5. Don’t say “you’re ok” impulsively whenever there is an injury or perceive hurt — it’s minimizing and mostly serves the interests of the parent, who needs the child to be ok. Instead, ask, “what happened?” first, which is far more respectful, and may actually give you information you may need.
  6. Call out the intention of the child in a conflict and set boundaries clearly instead of just saying “no” loudly and repeatedly, which is the “technique” we had been trying. LOL. (Most exciting is that this actually works, mostly, as you’ll see below — Eureka!)

The overall point is that parents unwittingly and with all good intentions over-ride and blot out children’s own particular intentions, emotions, and useful frustrations in an attempt to make behavior more manageable, acceptable and pleasant. Yet these confrontations with the facts of the world are incredible learning moments.

While we must not ignore the social expectations others will have for toddlers, and we should communicate clearly about boundaries, we also don’t have to let them know “the rules” in a way that dishonors or denies their feelings or motivations.

Cockily, I thought that we were doing pretty well by allowing Maya child-directed play as her main activity, and that we were respectful in our dealings with her. But when I had this “aha” moment, I was actually shocked to reflect upon how much of my dialogue with Maya still revolved around an attempt to conform her behavior through manipulation, often against her obstinate will to do some other thing instead.

In these tiny but powerful struggles, I would tell her “no” to something and witness the internal battle that raged within her, as she struggled to alter her desires to match mine. Mostly, of course, that struggle placed my request for compliance firmly on the losing side. And then had to be reinforced again, more loudly. You can see why this “strategy” was destined for failure.

But the other night, at the pool, with RIE in my pocket, things were different. The stage for an epic battle was set when Maya wandered 10 or so feet away from me close to some large steps leading up a hill, and I was still in the water. It was the ultimate test — could I control her with my voice alone?

I summoned my calmest, most determined voice, and tried the RIE approach, saying clearly, “Maya, I can see you want to go up the stairs [naming her intention]. But you may not go up the stairs because I am still in the pool, and you may not go up the stairs without me. That is the rule. [naming the rule and reason]. Please walk back to me.”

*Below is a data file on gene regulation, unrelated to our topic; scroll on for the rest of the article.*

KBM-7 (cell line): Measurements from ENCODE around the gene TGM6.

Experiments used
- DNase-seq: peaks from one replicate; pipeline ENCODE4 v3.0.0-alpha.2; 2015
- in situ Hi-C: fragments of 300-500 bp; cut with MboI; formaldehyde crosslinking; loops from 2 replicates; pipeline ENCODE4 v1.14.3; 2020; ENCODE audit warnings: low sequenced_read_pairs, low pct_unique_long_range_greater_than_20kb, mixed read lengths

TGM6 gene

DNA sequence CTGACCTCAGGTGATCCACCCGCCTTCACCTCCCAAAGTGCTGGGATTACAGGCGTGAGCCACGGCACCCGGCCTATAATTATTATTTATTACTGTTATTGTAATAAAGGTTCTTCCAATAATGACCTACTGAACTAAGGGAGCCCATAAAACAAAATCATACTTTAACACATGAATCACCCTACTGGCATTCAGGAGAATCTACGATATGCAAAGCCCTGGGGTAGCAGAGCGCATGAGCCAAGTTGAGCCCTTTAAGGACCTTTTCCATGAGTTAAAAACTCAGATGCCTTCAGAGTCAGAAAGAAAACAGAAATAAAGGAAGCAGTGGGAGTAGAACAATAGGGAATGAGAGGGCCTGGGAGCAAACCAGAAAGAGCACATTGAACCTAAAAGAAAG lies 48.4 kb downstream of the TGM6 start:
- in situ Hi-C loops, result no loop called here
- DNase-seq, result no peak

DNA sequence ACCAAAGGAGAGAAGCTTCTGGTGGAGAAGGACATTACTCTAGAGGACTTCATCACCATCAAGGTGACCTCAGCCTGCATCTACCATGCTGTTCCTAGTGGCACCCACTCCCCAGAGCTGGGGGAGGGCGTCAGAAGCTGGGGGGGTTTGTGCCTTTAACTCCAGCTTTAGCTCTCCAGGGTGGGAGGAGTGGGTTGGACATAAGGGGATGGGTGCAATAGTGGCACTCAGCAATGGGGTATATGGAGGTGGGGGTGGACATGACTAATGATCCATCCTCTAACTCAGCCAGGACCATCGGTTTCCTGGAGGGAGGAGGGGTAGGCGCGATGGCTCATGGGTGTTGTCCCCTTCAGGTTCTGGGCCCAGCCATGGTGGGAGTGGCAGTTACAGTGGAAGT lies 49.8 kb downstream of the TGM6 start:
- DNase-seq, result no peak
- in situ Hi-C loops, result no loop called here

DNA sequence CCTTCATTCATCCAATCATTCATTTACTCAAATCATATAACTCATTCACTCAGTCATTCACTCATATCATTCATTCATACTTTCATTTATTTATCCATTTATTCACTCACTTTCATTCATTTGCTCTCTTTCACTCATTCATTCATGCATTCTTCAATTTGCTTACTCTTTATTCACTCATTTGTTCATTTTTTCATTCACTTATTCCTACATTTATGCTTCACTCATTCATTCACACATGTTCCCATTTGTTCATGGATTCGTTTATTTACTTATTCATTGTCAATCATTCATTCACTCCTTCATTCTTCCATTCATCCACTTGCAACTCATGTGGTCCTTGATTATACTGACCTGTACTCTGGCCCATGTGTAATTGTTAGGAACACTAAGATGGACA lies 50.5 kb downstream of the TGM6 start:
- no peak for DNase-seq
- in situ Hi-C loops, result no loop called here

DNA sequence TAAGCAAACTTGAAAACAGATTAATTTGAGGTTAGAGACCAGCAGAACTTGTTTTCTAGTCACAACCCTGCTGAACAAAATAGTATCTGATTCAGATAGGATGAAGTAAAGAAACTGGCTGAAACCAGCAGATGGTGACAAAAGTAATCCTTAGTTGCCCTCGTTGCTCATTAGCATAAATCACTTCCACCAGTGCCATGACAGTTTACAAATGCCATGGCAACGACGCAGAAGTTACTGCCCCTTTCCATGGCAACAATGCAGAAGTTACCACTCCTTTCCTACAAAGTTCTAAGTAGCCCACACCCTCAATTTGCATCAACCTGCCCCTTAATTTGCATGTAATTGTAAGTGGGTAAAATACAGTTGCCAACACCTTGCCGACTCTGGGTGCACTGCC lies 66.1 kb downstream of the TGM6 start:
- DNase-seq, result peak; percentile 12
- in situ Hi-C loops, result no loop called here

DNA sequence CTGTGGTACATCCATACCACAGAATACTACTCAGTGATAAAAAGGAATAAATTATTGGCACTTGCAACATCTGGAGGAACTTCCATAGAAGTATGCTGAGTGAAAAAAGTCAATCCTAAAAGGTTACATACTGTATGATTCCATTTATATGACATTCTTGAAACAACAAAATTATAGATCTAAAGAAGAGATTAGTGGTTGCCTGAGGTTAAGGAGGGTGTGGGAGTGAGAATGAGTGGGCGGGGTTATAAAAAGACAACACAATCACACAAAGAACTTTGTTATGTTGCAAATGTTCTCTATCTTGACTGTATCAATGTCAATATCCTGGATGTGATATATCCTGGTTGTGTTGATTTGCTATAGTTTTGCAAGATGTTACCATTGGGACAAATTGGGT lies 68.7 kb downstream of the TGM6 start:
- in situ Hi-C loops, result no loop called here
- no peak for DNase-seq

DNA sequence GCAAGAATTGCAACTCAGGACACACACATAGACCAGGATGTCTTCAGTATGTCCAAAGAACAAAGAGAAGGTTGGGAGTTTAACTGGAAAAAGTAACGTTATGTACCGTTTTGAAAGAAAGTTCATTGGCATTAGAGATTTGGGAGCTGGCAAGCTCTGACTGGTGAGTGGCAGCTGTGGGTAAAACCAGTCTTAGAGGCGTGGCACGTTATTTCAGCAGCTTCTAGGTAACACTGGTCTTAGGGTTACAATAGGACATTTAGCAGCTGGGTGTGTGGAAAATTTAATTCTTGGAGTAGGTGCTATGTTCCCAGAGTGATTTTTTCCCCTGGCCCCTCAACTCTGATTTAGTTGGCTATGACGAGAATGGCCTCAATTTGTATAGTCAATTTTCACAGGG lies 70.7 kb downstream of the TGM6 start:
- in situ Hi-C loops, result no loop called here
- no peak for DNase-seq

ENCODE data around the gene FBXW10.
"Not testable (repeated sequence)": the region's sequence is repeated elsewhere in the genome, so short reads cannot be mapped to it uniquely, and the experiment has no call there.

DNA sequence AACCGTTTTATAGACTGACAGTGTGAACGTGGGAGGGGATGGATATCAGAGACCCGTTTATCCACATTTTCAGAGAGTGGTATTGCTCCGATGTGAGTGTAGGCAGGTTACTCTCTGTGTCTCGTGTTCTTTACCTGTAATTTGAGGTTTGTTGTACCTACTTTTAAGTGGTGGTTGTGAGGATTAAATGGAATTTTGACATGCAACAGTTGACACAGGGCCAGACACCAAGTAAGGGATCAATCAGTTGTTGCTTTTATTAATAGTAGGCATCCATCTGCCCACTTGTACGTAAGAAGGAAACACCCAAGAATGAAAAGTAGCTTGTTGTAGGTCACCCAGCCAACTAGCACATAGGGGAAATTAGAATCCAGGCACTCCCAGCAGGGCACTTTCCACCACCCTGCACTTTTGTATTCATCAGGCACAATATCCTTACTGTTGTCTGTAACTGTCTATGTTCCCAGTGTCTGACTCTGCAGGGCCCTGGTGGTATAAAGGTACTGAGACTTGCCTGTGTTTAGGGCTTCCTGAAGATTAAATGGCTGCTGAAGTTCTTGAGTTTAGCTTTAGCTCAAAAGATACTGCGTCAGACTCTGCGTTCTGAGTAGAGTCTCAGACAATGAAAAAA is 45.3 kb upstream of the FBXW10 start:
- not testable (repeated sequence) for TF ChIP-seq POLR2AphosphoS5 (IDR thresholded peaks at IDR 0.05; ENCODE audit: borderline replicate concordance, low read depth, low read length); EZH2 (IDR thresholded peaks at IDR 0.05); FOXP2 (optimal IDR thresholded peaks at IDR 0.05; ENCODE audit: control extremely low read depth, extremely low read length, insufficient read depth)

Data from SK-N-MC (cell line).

A woman was standing nearby, and I would swear that when these words came out of my mouth she looked over at Maya and shook her head, ever so slightly. Yeah, right, lady, I could almost see her thinking, that’ll work.

But here’s the thing that truly shocked me: it did!

Maya gave out an involuntary little squeal like a angry pterodactyl, balled and unballed her fists, then turned and walked back to me. By the time she got back, she was actually smiling. (I may have, though I can’t really be sure, shot the lady a brief, smug look as Maya was heading back my way.)

I’ve since tried this approach at other times, and I would have to say that even when it doesn’t work perfectly, it’s still far better than the former tactic of escalating “no’s” or even, threatened consequences, Supernanny style. It feels more respectful, recognizes Maya’s intentions and desires, and forces me to articulate our roles and whatever principle may be stake. As a geek and lawyer, I can’t help but think of it as basic due process for children.

As this implies, when Maya is fully verbal, I may need new tools to avoid her lawyering everything to death. But for now, I would say, I’ve finally stumbled across a set of working guidelines that serve our family interactions far better than our former muddling-through.

I hope these few insights are useful to you as well, and I would encourage anyone working through similar issues to check out RIE and Lansbury’s site. If you have techniques you like, please do share as well.